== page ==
iron was 1-1/4 inches in diameter (not "circumference") and was three feet seven inches long. Weighing 13-1/4lb (6 kg), it was said to have landed some 80 feet (25 m) away.

    Amazingly, Gage spoke within a few minutes, walked with little or no assistance, and sat upright in a cart for the 3/4-mile ride to town. Though physicians Edward H. Williams and John Martyn Harlow found him weak from hemorrhage, he had a regular pulse of about 60 and was alert and coherent.
    The brain has surprisingly few blood vessels.

  6. #20
    Distinguished Member Array Doc Holliday's Avatar
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    Where is that pic of the Indiana meth head BG that had multiple hits from OO buck and various other handgun loads? I think that BG literally had close to 100 holes in him from the waist up but was able to fire a revolver and reload multiple times before finally expiring.

    The main thing from that incident is to remember is that even OO buck is not a 100% stopper. I'd bet that we may have a service member or two here that have seen enemy combatants take a few hits from .50 BMG before going down.

    As long as you keep your 9mm full of +p or +p+ quality HP's you are well armed.
    Why Ike, whatever do you mean? Maybe poker's just not your game Ike. I know! Let's have a spelling contest!

  7. #21
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    Another thing to consider in this also is what type of ammo was the BG using? Many if not most thugs are too cheap to buy quality defensive ammo. He may very likely have been using FMJ ammo.

  8. #22
    Senior Member Array PaulG's Avatar
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    When I carry my Glock 19, I have 16 rounds in the gun.

    If that's undergunned, I'm staying home.
    fortiter in re, suaviter in modo (resolutely in action, gently in manner).

  9. #23
    VIP Member Array Tubby45's Avatar
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    Making ammo.
    I prefer a larger permanent wound cavity, thus the 10mm and .45 have an advantage do to larger expanded bullet diameters over the 9mm. However this advantage cannot be quantified nor measurable but the advantage clearly exists.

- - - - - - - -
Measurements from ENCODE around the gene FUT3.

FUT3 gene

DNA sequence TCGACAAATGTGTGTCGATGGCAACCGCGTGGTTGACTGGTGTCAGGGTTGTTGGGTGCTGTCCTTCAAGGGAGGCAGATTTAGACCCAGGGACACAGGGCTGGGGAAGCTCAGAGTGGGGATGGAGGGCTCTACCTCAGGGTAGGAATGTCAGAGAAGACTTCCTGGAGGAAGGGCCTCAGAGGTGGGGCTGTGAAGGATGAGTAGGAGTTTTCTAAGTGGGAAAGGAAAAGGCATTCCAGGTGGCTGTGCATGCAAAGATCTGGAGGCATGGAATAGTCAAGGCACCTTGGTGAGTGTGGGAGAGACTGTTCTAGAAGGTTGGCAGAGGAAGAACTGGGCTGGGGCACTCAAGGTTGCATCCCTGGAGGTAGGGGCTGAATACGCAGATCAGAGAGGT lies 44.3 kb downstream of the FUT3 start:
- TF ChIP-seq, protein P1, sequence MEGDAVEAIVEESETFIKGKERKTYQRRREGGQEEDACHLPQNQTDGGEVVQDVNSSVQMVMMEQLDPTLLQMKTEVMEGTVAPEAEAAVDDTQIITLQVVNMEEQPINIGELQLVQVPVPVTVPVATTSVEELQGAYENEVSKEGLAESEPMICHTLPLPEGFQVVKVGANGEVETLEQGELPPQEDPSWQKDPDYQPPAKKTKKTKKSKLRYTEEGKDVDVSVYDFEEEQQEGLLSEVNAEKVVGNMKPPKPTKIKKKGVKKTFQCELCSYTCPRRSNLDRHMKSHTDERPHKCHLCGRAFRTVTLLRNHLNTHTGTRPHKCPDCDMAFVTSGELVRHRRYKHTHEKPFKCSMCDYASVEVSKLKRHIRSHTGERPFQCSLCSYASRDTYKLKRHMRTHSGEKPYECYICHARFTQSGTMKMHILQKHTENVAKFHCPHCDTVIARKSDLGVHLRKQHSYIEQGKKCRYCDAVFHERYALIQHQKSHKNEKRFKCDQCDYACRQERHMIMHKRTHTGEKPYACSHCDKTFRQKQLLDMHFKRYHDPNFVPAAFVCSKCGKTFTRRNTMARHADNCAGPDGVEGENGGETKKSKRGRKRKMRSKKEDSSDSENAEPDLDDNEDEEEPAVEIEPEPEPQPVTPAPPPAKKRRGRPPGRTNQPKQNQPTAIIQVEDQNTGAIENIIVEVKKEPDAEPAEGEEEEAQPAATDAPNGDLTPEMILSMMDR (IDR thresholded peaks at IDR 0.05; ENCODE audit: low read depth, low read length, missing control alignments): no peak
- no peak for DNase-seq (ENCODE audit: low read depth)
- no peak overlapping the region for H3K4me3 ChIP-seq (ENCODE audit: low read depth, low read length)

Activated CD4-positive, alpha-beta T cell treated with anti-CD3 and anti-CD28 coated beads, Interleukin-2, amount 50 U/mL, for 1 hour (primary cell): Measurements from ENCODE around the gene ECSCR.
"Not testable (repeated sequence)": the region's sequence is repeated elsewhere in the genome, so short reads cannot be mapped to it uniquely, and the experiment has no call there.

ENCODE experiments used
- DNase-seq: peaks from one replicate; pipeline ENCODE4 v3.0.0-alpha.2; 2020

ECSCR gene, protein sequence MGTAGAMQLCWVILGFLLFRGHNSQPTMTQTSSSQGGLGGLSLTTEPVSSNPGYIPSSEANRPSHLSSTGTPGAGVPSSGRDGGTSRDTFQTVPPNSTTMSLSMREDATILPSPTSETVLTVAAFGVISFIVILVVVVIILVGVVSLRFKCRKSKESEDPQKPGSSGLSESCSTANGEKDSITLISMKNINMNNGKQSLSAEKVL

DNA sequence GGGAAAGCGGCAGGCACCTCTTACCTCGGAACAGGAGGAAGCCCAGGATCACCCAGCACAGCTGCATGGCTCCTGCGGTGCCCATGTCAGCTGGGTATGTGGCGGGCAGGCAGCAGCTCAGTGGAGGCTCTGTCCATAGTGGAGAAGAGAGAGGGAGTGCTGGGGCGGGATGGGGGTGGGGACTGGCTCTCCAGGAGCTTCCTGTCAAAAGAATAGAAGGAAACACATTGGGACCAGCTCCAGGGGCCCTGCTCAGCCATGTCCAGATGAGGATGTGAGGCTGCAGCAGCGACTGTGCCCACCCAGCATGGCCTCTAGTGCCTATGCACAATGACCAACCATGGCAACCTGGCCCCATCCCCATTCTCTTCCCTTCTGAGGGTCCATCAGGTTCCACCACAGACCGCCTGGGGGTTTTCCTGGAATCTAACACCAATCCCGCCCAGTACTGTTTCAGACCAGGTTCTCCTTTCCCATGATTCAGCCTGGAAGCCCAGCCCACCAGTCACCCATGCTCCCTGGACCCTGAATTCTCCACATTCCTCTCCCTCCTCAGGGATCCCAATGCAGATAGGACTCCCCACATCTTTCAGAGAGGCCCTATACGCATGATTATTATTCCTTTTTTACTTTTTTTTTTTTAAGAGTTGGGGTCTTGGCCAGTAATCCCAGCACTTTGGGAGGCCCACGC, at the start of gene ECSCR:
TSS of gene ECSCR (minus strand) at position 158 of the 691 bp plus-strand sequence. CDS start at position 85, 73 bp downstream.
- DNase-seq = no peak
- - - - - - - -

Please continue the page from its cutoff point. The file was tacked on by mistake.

That said, I have 3 carry guns. A 9mm H&K P7 (8+1), a 10mm 1911 (8+1), and a 45 Auto Glock 30(10+1). I carry them in rotation with equal trust. I would not waste money or time nor carry something that I have no confidence in.

    Truth in the matter is that most gunfights happen within 6-10 feet. At that point, the terminal ballistics of combat handguns don't matter. If you put a 9mm and a .45 in the same spot, the results will be the same for the most part. There are variables and that's why you shoot more than one round.
    07/02 FFL/SOT since 2006

    Probably the only home based FFL that doesn't do transfers.

  10. #24
    VIP Member Array ccw9mm's Avatar
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    Quote Originally Posted by 9mm10mmamen View Post
    But how can I retain full confidence in the 9mm round as a self defense choice when it failed so miserably at such close range?
    Based on a single incident, you're prepared to ditch an entire caliber?

    You're right that: larger holes, more of them, and the specific striking of the CNS/heart zones of the body all contribute to quick immobilization and stopping of an attacker. Nothing else really will.

    Basically, most folks rely on training and a reasonable caliber, with a firearm that has reasonable capacity.